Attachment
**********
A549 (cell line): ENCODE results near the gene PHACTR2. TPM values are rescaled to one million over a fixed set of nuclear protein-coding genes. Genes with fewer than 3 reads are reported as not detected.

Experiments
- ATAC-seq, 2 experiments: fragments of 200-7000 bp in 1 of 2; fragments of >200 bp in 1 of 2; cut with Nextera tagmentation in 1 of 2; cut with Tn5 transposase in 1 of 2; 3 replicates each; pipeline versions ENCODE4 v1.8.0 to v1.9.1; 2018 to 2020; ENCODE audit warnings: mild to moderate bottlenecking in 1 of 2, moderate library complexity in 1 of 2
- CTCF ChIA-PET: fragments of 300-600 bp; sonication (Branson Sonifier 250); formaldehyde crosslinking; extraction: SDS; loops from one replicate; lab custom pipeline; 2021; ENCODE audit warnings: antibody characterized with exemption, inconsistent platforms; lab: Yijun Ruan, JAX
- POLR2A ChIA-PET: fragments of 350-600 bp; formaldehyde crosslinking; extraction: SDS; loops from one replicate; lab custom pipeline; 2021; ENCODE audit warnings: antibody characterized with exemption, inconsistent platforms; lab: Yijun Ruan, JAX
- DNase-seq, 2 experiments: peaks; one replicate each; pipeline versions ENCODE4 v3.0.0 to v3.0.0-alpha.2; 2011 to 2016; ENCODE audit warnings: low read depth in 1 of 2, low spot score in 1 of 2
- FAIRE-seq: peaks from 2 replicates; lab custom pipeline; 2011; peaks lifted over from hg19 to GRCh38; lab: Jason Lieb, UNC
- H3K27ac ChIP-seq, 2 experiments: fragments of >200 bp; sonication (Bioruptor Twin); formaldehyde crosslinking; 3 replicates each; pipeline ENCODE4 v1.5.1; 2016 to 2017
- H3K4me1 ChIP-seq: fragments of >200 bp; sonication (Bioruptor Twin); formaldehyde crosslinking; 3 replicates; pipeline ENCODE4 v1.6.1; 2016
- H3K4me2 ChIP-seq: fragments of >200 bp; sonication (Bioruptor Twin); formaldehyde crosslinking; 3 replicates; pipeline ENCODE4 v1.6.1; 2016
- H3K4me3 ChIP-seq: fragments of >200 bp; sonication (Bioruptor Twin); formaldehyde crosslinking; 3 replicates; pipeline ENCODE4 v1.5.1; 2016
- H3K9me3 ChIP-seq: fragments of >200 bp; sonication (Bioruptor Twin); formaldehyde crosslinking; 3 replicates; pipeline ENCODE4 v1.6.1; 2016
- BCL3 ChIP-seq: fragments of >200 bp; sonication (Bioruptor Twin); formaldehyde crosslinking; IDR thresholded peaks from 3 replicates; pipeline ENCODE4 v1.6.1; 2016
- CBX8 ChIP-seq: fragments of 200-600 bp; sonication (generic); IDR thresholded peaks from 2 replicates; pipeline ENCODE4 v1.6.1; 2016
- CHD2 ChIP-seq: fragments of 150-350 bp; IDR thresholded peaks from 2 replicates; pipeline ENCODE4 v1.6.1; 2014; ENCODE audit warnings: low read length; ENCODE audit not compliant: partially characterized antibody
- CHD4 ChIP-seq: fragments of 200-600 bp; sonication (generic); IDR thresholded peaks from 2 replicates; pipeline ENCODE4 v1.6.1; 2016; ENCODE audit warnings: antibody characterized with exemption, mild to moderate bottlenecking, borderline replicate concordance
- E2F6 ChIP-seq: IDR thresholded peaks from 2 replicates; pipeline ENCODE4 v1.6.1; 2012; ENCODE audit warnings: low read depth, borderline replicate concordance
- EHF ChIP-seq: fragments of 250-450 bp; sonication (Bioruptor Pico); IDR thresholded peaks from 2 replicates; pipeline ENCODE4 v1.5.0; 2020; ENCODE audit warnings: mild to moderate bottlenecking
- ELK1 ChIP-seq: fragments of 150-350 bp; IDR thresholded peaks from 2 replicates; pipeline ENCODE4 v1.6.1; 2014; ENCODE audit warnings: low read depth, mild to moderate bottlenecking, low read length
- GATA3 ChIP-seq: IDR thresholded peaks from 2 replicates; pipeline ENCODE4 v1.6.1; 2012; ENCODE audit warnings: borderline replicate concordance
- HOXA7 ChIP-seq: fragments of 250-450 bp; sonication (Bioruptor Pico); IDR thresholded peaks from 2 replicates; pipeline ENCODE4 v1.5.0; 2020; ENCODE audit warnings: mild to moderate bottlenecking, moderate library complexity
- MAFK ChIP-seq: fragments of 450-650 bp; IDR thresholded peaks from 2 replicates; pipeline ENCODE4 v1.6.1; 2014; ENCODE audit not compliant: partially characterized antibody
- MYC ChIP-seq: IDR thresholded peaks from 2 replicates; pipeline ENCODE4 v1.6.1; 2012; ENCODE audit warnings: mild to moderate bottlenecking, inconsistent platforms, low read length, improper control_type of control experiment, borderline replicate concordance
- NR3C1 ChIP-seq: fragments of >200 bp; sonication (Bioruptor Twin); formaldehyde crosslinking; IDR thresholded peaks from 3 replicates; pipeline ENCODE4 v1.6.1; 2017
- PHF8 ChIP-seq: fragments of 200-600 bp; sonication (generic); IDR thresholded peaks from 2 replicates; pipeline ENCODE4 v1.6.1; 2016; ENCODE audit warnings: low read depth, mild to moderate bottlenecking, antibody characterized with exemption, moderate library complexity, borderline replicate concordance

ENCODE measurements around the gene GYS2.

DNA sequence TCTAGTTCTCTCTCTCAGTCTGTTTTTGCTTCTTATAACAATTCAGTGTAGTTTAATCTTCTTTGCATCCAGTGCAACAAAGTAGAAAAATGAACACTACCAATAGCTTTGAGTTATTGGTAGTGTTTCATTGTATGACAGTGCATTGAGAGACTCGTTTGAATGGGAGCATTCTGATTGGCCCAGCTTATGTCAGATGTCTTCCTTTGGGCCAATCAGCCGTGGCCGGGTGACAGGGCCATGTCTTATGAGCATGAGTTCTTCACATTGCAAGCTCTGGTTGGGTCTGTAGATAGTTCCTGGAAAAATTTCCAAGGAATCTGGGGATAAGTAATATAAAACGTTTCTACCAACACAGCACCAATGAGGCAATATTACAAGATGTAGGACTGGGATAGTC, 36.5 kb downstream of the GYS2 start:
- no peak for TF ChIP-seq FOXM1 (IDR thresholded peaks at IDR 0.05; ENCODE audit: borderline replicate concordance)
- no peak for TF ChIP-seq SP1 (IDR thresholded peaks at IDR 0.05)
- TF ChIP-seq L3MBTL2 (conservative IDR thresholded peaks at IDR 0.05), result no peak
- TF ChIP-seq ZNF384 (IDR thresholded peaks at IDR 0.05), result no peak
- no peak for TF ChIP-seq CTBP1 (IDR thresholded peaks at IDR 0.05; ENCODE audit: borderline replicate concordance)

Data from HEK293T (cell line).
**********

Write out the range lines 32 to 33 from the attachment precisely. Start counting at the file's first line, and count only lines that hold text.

- no peak for TF ChIP-seq CTBP1 (IDR thresholded peaks at IDR 0.05; ENCODE audit: borderline replicate concordance)

Data from HEK293T (cell line).